In the fiscal year 2019, the latest release of FHIR observed a massive adoption. FHIR today contains interfaces as well as applications that have enabled clinicians to access data through mobile apps from their very own systems. Further, through it, patient context can be passed from an EHR to records discovery, identity-matching as well as decision support services, respectively.
The new FHIR release is termed as a promise to render reusable data across the giant epitome of patient care and biomedical research. The technology has started to catch on more than ever and a significant proportion of developers in the world use it as a standard.
In January, Health Level Seven (HL7) released a brand new version of FHIR standard. This time it has been made easier for patient and providers to manage and move the health data without any hassle. FHIR has emerged as a framework which offers the commendable potential to boost interoperability. Now with the deployment of that latest four, the patient data can travel in the form of discrete pieces.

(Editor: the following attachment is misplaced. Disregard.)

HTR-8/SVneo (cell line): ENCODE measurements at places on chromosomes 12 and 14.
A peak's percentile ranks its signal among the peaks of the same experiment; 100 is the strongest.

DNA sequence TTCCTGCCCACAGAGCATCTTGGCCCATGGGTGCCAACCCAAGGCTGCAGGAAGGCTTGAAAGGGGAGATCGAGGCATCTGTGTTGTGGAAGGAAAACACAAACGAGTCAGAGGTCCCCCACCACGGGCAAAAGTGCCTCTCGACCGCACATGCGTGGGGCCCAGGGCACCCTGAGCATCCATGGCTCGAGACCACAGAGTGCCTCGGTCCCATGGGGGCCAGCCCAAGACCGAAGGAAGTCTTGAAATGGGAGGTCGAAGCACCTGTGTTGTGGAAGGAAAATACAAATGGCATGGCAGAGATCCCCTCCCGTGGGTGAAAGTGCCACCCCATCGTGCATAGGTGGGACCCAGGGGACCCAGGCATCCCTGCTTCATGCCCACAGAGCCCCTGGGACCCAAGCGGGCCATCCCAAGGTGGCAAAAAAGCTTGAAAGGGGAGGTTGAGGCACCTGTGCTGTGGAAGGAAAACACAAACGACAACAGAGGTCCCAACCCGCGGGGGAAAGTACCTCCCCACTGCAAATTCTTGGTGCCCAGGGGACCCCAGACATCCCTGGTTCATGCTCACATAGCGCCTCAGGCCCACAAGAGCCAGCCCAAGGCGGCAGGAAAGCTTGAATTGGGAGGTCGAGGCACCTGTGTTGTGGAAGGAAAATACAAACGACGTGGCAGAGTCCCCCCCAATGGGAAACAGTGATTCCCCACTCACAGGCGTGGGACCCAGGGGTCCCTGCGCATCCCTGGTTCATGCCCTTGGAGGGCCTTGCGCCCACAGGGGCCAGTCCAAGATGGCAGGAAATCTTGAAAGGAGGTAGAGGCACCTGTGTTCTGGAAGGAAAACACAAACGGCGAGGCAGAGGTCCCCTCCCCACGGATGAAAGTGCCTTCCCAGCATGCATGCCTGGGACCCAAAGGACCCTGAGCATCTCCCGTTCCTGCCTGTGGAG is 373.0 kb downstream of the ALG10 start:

Also, the latest version of FHIR upholds the stability of an array of standard elements. Backward compatibility has been assured by HL7 integration with the latest release. Hence, developers can be more confident now when it comes to using certain elements of FHIR as they won’t be changed.
Today, there are over 500 major corporate members as far as HL7 and FHIR are concerned. Since the publishing of FHIR’s first draft in 2014, Health Level 7 is trying to make more elements backwards compatible. As a matter of fact, the amount of healthcare data has grown exponentially over the period of recent years, and it continues to do so. Not just the clinics or hospitals are producing this data, but a number of healthcare sources are generating data.